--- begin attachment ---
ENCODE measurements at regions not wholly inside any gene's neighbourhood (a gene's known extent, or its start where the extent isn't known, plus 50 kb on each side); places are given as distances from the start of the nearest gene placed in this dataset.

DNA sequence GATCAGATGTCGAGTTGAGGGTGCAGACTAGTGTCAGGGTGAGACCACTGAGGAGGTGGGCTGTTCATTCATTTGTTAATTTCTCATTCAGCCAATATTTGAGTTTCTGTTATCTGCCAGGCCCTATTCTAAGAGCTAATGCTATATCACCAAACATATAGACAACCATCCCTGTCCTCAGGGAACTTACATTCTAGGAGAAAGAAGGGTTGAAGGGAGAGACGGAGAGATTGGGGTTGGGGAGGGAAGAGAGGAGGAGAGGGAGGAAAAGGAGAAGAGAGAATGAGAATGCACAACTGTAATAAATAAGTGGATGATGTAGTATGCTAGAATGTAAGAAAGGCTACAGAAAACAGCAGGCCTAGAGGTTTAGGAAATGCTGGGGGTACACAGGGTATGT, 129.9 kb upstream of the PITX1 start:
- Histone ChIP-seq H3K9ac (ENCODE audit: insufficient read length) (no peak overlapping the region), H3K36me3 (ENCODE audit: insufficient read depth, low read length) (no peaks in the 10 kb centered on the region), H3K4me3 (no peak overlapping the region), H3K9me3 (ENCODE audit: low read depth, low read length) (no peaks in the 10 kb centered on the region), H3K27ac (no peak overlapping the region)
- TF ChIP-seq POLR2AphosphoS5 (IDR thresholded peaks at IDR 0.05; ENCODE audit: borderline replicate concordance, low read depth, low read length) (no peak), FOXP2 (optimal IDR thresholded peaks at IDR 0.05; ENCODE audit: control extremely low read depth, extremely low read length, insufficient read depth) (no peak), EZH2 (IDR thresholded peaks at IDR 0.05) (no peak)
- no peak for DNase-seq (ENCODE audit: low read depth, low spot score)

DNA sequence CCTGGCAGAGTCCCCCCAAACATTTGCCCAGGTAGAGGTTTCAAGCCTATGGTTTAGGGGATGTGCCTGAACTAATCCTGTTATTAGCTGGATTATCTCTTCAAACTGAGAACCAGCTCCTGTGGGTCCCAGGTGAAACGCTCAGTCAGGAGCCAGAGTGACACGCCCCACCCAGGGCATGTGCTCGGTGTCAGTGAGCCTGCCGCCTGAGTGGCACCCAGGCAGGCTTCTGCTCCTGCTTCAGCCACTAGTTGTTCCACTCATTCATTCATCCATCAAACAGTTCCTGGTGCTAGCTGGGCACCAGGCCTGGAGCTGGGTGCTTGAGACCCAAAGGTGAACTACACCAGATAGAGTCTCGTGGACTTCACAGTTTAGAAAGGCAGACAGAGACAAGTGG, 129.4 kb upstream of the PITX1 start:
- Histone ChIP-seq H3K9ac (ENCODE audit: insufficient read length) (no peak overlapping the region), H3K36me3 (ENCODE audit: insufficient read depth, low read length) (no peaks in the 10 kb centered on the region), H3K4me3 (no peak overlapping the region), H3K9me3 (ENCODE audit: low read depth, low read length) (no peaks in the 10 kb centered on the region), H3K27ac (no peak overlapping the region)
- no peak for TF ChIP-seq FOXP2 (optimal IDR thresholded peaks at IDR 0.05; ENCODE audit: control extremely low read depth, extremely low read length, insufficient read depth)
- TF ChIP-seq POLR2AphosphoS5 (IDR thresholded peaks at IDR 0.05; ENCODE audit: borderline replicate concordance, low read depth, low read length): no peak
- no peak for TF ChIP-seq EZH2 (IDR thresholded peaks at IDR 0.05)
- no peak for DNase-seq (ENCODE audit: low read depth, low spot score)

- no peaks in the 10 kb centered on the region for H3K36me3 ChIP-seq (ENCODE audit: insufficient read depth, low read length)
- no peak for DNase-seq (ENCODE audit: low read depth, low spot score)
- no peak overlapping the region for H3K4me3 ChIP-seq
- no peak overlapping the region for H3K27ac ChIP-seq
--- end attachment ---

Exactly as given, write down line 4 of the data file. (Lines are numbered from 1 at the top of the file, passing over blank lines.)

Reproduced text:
- TF ChIP-seq POLR2AphosphoS5 (IDR thresholded peaks at IDR 0.05; ENCODE audit: borderline replicate concordance, low read depth, low read length) (no peak), FOXP2 (optimal IDR thresholded peaks at IDR 0.05; ENCODE audit: control extremely low read depth, extremely low read length, insufficient read depth) (no peak), EZH2 (IDR thresholded peaks at IDR 0.05) (no peak)